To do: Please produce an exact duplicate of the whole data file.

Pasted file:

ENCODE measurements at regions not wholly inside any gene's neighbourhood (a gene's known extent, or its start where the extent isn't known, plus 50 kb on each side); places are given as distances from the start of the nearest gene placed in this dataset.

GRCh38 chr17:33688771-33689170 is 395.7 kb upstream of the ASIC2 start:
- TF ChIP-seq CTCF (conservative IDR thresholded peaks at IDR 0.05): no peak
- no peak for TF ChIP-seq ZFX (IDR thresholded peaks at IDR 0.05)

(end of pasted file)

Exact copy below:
ENCODE measurements at regions not wholly inside any gene's neighbourhood (a gene's known extent, or its start where the extent isn't known, plus 50 kb on each side); places are given as distances from the start of the nearest gene placed in this dataset.

GRCh38 chr17:33688771-33689170 is 395.7 kb upstream of the ASIC2 start:
- TF ChIP-seq CTCF (conservative IDR thresholded peaks at IDR 0.05): no peak
- no peak for TF ChIP-seq ZFX (IDR thresholded peaks at IDR 0.05)